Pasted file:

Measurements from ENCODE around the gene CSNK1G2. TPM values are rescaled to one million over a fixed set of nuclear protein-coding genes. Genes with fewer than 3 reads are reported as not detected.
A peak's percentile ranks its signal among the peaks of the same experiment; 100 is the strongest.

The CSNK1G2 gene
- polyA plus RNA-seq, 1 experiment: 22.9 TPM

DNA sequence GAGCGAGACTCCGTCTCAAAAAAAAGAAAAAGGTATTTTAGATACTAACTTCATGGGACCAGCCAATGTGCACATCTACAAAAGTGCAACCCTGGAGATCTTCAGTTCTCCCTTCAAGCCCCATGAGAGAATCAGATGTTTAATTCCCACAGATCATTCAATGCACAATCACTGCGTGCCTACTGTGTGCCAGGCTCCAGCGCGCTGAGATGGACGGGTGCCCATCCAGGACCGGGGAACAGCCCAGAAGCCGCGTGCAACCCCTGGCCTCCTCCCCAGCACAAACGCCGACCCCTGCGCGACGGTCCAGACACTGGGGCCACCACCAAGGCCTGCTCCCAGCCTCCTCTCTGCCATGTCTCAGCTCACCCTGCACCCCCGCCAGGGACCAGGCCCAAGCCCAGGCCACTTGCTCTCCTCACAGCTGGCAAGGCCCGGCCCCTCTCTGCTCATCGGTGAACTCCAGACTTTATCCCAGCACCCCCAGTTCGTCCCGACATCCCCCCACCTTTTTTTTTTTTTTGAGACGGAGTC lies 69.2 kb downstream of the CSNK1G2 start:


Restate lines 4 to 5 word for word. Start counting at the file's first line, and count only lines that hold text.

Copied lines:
- polyA plus RNA-seq, 1 experiment: 22.9 TPM

DNA sequence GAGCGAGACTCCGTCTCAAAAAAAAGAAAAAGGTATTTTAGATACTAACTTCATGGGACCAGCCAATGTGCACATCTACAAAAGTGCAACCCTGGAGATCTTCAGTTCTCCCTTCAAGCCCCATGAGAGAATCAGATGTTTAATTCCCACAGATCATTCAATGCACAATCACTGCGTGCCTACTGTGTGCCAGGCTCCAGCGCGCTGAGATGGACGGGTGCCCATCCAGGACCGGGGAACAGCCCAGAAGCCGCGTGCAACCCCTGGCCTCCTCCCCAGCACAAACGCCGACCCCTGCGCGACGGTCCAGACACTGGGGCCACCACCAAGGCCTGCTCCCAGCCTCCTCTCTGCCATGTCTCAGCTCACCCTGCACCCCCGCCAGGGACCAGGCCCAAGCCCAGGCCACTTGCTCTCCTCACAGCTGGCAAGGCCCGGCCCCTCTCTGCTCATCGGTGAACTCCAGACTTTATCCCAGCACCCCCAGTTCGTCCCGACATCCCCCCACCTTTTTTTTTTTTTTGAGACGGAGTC lies 69.2 kb downstream of the CSNK1G2 start: